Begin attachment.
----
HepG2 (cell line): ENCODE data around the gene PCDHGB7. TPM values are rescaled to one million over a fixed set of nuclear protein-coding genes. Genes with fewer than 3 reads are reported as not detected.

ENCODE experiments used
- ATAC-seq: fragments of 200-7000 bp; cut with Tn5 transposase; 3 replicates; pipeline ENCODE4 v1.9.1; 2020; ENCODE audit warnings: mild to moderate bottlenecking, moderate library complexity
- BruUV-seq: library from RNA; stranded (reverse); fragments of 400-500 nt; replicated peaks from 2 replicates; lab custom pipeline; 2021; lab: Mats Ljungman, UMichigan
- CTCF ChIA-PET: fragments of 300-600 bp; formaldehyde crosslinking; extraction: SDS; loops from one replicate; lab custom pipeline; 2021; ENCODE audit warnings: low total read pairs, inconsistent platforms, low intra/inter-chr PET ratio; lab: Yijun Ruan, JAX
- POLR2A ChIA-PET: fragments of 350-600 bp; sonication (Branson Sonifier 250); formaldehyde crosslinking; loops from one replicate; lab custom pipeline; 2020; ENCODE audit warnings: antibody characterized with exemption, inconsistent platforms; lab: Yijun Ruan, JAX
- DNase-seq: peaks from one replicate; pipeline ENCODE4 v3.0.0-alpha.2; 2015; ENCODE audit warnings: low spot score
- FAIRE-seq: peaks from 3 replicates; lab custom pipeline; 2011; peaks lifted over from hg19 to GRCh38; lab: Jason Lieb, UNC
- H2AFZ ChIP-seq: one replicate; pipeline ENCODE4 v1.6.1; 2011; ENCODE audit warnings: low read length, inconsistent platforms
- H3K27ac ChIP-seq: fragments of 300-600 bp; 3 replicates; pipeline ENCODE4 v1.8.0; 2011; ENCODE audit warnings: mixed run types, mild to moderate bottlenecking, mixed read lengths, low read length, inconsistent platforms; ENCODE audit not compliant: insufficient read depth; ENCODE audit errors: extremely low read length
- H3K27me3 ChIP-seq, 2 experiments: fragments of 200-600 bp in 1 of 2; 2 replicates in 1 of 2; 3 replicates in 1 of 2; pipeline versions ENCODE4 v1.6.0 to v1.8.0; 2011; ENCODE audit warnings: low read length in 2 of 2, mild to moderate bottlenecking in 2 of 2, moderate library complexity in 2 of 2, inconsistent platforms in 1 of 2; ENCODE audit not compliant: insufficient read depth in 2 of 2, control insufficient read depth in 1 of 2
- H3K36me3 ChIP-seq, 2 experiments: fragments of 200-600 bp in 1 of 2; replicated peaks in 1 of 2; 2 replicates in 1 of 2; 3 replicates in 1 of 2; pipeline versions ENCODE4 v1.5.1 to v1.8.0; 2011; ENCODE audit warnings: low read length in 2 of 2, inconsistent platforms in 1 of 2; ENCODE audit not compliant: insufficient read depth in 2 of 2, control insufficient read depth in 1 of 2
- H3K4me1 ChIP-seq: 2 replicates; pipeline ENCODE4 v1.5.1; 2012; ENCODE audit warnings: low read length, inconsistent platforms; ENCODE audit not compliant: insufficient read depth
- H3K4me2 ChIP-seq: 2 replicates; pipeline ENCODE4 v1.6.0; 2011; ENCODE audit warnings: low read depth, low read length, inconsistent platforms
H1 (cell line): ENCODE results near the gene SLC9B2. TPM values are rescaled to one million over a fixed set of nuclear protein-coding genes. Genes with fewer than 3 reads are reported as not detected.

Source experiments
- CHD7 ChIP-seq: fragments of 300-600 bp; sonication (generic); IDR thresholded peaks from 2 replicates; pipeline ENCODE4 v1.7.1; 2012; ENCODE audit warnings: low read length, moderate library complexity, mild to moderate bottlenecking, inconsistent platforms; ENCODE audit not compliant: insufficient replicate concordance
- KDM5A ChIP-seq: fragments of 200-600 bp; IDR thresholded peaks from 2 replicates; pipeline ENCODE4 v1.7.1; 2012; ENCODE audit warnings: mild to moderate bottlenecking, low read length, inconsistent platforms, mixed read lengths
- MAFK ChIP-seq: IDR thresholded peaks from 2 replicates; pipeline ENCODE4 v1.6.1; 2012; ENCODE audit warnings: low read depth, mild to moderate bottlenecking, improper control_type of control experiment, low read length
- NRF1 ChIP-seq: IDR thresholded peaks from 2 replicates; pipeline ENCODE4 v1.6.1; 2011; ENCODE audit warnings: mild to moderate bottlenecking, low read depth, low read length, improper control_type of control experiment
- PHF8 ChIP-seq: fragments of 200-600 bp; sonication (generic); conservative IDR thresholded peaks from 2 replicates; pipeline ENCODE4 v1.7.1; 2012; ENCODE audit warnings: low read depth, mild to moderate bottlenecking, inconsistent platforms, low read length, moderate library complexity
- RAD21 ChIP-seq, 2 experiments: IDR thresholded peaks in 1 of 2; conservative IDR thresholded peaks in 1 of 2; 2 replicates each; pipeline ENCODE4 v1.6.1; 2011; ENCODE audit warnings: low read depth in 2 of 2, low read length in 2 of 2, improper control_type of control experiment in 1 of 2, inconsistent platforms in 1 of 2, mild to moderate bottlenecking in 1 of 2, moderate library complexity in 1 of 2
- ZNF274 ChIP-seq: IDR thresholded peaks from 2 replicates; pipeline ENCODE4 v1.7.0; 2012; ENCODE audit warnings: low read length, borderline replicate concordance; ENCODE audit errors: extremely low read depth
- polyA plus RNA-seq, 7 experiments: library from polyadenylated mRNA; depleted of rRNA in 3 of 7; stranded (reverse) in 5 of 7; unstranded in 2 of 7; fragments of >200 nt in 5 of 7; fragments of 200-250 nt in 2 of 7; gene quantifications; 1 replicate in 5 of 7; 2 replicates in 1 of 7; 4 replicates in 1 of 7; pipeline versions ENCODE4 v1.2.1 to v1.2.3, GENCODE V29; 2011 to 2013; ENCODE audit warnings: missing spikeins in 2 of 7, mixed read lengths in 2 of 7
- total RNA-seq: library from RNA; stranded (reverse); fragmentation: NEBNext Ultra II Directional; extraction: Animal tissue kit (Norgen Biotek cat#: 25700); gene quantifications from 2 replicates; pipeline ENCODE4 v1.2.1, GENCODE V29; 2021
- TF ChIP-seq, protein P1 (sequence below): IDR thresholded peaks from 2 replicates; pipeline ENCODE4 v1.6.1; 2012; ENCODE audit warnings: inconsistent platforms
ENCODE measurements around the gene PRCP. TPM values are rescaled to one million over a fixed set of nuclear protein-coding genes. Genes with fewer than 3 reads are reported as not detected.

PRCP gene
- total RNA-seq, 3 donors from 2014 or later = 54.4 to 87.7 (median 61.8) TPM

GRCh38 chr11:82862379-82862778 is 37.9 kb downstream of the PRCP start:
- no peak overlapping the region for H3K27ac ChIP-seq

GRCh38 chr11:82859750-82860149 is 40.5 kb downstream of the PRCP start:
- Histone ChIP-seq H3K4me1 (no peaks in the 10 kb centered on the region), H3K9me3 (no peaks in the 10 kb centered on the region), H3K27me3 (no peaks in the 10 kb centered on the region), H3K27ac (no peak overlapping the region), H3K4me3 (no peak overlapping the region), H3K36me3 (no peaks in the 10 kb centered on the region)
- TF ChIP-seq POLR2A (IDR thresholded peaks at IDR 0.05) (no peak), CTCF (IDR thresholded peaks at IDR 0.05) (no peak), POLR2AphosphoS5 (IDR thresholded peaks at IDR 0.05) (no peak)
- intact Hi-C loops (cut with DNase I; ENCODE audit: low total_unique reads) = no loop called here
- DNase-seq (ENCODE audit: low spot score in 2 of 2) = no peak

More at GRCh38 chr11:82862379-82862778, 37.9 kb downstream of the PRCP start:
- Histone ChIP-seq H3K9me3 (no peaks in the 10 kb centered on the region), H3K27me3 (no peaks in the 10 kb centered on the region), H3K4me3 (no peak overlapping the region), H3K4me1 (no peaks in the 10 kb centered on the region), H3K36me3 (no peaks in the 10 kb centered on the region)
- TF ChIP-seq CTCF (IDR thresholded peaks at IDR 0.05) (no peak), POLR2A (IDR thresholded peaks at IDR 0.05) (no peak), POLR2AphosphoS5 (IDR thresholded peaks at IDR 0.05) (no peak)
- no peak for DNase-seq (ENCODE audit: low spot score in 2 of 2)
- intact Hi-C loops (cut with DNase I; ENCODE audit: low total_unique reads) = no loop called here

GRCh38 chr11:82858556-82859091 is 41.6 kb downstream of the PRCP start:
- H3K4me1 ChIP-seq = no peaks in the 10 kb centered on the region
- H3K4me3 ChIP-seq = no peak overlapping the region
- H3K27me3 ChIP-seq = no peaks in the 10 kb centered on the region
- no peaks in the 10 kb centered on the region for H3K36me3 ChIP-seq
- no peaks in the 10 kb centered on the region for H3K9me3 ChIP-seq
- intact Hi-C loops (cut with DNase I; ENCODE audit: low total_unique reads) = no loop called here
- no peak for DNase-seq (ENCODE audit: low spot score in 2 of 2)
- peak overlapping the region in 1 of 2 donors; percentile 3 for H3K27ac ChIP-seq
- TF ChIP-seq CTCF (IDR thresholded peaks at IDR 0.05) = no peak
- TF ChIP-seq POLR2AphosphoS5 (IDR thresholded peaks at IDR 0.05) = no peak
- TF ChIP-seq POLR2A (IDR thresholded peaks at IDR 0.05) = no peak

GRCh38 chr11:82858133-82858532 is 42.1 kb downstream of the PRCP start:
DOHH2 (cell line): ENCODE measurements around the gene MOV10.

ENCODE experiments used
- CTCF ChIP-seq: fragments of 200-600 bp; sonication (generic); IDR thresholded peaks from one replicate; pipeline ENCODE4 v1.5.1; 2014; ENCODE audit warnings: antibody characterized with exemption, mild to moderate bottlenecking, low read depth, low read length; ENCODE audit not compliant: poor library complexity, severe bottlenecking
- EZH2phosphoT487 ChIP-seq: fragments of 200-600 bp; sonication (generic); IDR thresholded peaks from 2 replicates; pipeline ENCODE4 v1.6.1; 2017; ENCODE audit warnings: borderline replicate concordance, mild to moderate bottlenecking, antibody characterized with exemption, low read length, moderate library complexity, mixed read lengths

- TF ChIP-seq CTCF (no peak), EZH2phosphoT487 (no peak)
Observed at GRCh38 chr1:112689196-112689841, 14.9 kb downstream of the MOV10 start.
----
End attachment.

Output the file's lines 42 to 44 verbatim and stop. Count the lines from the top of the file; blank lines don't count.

GRCh38 chr11:82858556-82859091 is 41.6 kb downstream of the PRCP start:
- H3K4me1 ChIP-seq = no peaks in the 10 kb centered on the region
- H3K4me3 ChIP-seq = no peak overlapping the region